Area Forecast Discussion
Issued by NWS Caribou, ME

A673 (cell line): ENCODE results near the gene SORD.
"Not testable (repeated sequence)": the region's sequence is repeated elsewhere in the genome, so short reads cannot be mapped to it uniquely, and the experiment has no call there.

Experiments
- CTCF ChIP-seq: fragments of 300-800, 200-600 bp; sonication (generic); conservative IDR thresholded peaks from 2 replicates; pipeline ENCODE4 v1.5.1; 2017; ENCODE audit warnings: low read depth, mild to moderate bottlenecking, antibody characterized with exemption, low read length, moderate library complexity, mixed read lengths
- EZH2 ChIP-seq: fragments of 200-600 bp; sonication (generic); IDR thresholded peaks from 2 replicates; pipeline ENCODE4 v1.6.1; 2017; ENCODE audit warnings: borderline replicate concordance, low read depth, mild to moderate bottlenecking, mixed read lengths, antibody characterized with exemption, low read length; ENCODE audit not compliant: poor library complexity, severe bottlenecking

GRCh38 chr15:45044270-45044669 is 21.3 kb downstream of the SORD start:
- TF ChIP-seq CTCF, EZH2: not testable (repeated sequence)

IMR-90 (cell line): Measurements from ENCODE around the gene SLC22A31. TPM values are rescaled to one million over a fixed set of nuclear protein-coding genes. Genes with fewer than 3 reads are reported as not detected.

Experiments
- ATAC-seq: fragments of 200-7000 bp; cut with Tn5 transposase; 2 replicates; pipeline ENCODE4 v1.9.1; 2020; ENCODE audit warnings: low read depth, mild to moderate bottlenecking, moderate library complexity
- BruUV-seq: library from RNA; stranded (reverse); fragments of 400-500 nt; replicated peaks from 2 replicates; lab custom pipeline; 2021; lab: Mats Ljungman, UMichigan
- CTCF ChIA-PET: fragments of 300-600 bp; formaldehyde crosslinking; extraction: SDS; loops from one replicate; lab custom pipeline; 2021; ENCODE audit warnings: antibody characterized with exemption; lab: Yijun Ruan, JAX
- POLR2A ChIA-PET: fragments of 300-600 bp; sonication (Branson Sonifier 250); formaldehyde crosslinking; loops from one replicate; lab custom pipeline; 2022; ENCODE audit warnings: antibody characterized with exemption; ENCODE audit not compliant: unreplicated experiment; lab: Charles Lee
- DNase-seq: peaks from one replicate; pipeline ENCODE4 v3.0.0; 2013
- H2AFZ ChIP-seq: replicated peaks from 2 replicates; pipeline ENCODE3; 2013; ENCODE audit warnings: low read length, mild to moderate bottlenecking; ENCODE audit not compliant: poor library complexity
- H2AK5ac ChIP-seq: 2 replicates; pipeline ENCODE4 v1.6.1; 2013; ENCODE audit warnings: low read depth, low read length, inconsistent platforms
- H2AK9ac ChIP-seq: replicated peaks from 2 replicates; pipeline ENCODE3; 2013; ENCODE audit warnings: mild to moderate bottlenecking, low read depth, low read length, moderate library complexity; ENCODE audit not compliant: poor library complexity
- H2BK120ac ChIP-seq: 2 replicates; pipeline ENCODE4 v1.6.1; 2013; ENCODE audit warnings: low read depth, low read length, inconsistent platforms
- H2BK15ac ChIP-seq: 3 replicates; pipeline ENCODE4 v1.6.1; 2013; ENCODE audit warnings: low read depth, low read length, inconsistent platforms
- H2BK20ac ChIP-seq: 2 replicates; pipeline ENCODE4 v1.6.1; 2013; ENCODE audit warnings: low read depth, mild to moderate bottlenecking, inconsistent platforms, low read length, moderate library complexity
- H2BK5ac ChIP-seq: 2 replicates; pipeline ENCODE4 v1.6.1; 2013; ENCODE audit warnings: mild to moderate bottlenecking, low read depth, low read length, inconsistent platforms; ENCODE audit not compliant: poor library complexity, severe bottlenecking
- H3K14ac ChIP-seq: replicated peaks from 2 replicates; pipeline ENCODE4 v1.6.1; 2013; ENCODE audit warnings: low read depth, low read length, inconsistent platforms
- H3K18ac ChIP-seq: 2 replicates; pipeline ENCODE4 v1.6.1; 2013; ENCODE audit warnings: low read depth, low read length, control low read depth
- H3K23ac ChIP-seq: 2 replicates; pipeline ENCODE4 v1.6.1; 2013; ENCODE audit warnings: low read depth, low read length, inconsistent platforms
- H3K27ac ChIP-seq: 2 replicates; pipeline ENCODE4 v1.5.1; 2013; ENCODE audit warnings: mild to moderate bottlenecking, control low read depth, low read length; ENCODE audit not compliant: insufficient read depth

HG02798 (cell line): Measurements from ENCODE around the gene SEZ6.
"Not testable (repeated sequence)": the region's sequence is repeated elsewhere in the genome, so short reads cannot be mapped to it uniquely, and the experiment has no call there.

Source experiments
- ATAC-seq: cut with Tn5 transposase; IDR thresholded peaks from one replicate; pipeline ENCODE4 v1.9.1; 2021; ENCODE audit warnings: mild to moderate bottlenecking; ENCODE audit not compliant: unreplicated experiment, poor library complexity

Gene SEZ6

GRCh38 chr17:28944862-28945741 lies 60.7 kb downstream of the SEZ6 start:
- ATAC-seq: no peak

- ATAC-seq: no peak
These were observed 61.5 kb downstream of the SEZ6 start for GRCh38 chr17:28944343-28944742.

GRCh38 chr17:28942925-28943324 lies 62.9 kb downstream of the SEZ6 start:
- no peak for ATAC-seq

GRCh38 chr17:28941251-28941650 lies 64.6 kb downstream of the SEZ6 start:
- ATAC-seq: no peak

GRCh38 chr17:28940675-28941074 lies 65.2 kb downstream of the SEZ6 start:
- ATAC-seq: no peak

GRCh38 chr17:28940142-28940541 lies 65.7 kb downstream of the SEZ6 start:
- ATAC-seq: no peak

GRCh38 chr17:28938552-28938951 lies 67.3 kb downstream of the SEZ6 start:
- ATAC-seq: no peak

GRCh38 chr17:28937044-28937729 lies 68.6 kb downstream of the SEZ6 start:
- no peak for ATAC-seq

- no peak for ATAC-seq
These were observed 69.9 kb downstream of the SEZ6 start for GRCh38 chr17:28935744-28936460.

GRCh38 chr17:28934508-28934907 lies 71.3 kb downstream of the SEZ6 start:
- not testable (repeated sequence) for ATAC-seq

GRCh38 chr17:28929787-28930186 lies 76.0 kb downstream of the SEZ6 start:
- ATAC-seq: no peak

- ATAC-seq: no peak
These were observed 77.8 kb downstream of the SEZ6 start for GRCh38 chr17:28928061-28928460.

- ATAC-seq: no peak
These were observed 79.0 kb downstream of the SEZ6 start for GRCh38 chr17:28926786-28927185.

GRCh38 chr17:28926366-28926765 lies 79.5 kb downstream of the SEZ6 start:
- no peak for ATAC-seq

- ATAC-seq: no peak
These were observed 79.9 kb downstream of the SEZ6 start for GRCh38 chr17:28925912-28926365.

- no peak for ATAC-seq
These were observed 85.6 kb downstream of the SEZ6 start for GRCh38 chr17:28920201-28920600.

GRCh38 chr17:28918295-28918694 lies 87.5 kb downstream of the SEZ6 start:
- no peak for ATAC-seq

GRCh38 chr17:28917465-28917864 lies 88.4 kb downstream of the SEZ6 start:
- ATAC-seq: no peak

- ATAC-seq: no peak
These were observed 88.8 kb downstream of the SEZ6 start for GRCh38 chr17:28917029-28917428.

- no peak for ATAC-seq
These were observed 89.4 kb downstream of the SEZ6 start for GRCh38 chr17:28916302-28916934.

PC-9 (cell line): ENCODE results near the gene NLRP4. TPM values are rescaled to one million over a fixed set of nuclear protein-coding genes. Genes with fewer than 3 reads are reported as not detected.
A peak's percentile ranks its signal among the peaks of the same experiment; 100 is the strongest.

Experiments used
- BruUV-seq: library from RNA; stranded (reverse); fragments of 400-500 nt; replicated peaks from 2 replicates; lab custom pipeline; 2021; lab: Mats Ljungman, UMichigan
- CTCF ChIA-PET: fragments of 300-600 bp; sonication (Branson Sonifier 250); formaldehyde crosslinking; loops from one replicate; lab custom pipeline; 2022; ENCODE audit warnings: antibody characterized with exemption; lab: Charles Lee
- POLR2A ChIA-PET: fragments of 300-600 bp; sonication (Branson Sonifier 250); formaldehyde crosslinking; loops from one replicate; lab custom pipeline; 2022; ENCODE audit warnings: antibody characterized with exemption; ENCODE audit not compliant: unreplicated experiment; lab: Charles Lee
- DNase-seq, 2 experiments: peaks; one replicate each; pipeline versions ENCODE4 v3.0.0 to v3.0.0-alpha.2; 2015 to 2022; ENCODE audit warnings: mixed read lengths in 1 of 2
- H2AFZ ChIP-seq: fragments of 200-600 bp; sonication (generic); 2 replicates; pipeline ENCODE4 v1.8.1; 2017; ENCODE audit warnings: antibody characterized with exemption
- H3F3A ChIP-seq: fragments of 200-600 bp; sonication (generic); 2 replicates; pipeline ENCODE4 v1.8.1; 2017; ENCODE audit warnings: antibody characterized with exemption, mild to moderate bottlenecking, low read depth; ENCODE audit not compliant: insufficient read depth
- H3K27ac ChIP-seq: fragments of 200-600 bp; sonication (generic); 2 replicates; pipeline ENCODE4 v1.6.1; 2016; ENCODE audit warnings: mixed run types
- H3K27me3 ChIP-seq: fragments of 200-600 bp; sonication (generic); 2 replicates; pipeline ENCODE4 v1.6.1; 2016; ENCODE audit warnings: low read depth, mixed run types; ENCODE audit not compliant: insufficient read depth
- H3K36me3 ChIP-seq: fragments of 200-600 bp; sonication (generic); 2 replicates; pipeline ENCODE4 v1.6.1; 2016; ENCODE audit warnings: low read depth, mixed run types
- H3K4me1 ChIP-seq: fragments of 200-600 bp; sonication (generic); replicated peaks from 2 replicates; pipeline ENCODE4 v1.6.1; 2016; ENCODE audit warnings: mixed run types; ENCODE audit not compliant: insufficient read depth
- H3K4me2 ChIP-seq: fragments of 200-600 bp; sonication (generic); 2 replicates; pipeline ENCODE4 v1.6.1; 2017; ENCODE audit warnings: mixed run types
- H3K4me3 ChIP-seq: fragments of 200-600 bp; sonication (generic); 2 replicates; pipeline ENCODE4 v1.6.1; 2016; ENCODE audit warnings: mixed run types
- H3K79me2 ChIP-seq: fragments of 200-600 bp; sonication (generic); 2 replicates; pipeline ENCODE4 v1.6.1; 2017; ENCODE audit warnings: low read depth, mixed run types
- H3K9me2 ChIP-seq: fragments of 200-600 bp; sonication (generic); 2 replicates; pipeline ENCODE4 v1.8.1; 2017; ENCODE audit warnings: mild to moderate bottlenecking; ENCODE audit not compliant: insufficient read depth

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000 FXUS61 KCAR 261325 AFDCAR Area Forecast Discussion National Weather Service Caribou ME 925 AM EDT Mon Oct 26 2020 .SYNOPSIS... Low pressure will approach from the southwest today and cross the region this evening. High pressure will cross the area Tuesday and Tuesday night, then slide offshore through Wednesday. A couple of cold fronts will cross the region Wednesday night and Thursday followed by low pressure tracking well to the south Thursday night. High pressure then builds in Friday. && .NEAR TERM /THROUGH TONIGHT/... 9:25AM Update... Rain, sleet, and light snow has begun to fall in the Downeast near Bangor. The system is moving a little faster than xpected, so adjusted the forecast to include the changes in precip type and outset. Updated the temperatures and dew points to include the current observations. Rest of the forecast is well set up. Previous Discussion... Low pressure will continue to track into northern New England through tonight. The system will bring rain to Downeast, with northern areas receiving a mix of precip types. With some convergence and moisture working in aloft ahead of the surface low, the Crown of Maine will see a few snow showers this morning, with a dusting possible. The light accumulation will be focused mainly along the NB border across the St. John Valley, but cannot rule out a couple snow showers making their way down to Caribou or PI before the main event arrives later this afternoon. Low level profiles show a fairly dry atmosphere, however fgen at around 700mb will help with formation and potentially further saturation in the lower levels. Later this morning, precipitation associated with the low tracking into New England will arrive across the Central Highlands. Cold air damming is expected to keep areas behind and north of the higher terrain right around freezing through the day. This will create periods of snow, sleet, and rain during the afternoon. It is expected that warmer air will finally push into the North Woods later, transitioning most of the mix to rain/snow. Some freezing rain/drizzle is possible at higher elevations and low, sheltered valleys where temps do not rise uniformly. However, significant accumulations are not anticipated. Elsewhere, rain is expected to be the primary precip type. QPF will be greatest where convergence is maximized w/ lift. This roughly coincides with Interior Downeast, along and south of the I-95 corridor from BGR to HUL. All precip will taper after midnight as cold air filters back in with a brief changeover to snow showers across the north. && .SHORT TERM /TUESDAY THROUGH WEDNESDAY NIGHT/... No high impact weather expected during the short term. High pressure across the Great Lakes will build toward the region Tuesday and settle over Maine Tuesday night. The high will retreat into the Atlantic Wednesday. There will be a return flow on the back side of the high and ahead of a cold front that will remain in Canada dropping south of James Bay late in the day. As far as the sensible weather, Tuesday will likely feature more clouds than sun across the north with perhaps a flurry in a few spots. Partly to mostly sunny Downeast after some early morning clouds. Highs will range from the upper 30s north to the mid 40s in Bangor and interior Downeast. Tuesday night will be clear to partly cloudy and cold with lows in the teens north and 20s south. Could not rule out a few single digits in the broad northwest valleys if there is some remaining snow on the ground. Wednesday, looks like a decent late October day with at least partial sunshine. Temperatures will be a little below average with highs in the low to mid 40s. There will be the chance of a little light rain or snow in the afternoon across the North Woods as a weak warm front and disturbance cross the area. && .LONG TERM /THURSDAY THROUGH SUNDAY/... The main system to watch is tropical storm Zeta which is forecast per the National Hurricane Center to move into the Gulf of Mexico as a hurricane Tuesday and make landfall along the Gulf coast midweek. The remains of this system are expected to merge with low pressure in the southern Plains and move off the Mid Atlantic coast Thursday night. The vast majority of the operational models and model ensembles keep the low far enough south that any significant moisture remains to our south. A fair number of the models/ensembles bring the moisture far enough north to clip the Downeast coast with a period of rain changing to snow, but would keep a potential early season snowstorm to the south of our region. It bares close watching, but given the relative agreement in keeping the system mainly to our south will not have more than chance PoPs along the coast with no precipitation forecast to the north of the Bangor Region and interior Downeast. In the wake of the system that passes to our south Thursday night and Friday, the pattern looks cold and mainly dry Friday through the upcoming weekend. High pressure along the Ontario/Qubec border Friday morning is expected to build into northern New England by Sunday morning and slowly move east of the area Sunday. The air mass remains cold for this time of year Friday and Saturday with some modest moderation Sunday. Overall, expect dry weather with temperatures 5 to 10 degrees below average as we close out October and start the month of November. && .AVIATION /14Z MONDAY THROUGH FRIDAY/... NEAR TERM: Ceilings will lower to MVFR/IFR through the day after a period of VFR this morning. Rain will overspread Downeast terminals and HUL, with rain and snow mixing across northern Aroostook sites. LLWS will move in later this evening and tonight from PQI to BGR. SHORT TERM: Tue & Wed: MVFR possible Tue morning at the Aroostook County terminals in BKN stratocu, otherwise, VFR conditions are expected Tue and Wed. Wed night and Thu: VFR. Thu night & Fri: potential for a period of IFR in snow or mixed snow/rain at KBHB later Thu night into Friday, and potentially MVFR ceilings as far north as KBGR. Elsewhere, VFR expected to prevail during this time. && .MARINE... NEAR TERM: Seas and winds below SCA. Waves will remain 2 to 3 ft with SE winds shifting NW late tonight. Rain will overspread the waters today. A rumble of thunder cannot be ruled out this evening. SHORT TERM: No clear cut periods of small craft advisory level wind or seas until late in the week. A few gusts may approach 25 knots in the cold air advection in the wake of a cold front Tuesday. The next chance of a small craft advisory would be later Thursday night into Friday as low pressure passes south of the waters, and at this time it looks like there likely will be a strong enough gradient between the low to the south and high to the northwest of the region that a headline will be needed, but this is still several days off. Potential for seas to build to 6 to 8 feet on the coastal waters on Friday. && .CAR WATCHES/WARNINGS/ADVISORIES... ME...None. MARINE...None. && $$ Near Term...Cornwell/LaFlash Short Term...CB Long Term...CB Aviation...Cornwell/LaFlash/CB Marine...Cornwell/LaFlash/CB